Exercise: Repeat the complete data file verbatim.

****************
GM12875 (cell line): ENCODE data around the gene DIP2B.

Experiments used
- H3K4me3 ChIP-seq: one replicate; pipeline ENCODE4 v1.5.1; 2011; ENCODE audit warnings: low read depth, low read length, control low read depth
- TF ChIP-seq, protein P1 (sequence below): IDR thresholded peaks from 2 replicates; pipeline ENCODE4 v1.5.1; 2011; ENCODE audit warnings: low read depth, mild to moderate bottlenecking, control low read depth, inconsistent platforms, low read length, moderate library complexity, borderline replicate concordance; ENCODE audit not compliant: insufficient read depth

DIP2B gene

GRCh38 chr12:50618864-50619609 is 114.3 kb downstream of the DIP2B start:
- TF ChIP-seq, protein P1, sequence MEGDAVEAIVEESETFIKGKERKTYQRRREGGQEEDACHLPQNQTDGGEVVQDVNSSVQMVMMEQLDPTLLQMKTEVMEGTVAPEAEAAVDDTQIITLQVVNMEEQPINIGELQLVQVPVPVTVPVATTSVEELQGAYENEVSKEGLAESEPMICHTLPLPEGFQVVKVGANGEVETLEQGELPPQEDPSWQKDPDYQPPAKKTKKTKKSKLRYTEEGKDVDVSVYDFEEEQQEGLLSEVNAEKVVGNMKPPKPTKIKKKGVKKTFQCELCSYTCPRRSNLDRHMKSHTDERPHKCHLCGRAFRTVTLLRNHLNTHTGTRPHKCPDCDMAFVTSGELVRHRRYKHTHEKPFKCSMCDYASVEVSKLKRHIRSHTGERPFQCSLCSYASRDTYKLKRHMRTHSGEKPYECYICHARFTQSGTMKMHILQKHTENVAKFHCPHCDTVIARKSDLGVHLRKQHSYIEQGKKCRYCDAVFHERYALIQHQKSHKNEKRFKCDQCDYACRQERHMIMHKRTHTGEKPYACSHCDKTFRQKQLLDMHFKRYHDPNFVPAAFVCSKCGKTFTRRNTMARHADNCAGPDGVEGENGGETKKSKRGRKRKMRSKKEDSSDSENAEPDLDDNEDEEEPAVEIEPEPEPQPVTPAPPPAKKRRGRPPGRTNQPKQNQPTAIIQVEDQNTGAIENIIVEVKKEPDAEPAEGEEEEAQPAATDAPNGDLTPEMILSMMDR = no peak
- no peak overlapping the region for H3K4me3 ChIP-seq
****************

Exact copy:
GM12875 (cell line): ENCODE data around the gene DIP2B.

Experiments used
- H3K4me3 ChIP-seq: one replicate; pipeline ENCODE4 v1.5.1; 2011; ENCODE audit warnings: low read depth, low read length, control low read depth
- TF ChIP-seq, protein P1 (sequence below): IDR thresholded peaks from 2 replicates; pipeline ENCODE4 v1.5.1; 2011; ENCODE audit warnings: low read depth, mild to moderate bottlenecking, control low read depth, inconsistent platforms, low read length, moderate library complexity, borderline replicate concordance; ENCODE audit not compliant: insufficient read depth

DIP2B gene

GRCh38 chr12:50618864-50619609 is 114.3 kb downstream of the DIP2B start:
- TF ChIP-seq, protein P1, sequence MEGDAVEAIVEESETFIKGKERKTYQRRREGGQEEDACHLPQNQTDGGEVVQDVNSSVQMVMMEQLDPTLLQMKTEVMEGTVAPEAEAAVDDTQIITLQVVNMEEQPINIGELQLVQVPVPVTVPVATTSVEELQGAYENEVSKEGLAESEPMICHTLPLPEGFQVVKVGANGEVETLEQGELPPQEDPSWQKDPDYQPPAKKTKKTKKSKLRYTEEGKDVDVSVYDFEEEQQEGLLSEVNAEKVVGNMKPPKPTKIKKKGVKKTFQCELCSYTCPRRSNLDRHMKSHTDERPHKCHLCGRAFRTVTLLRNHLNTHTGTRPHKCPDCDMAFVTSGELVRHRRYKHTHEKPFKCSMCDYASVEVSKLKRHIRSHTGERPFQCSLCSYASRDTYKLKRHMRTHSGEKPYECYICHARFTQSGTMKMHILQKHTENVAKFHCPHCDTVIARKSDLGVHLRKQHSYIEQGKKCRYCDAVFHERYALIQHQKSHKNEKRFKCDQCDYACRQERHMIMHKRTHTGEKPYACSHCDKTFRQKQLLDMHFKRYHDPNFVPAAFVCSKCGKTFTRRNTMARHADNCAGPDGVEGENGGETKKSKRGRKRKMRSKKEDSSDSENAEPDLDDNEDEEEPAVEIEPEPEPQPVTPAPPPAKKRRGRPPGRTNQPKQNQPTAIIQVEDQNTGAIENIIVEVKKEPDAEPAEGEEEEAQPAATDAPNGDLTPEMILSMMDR = no peak
- no peak overlapping the region for H3K4me3 ChIP-seq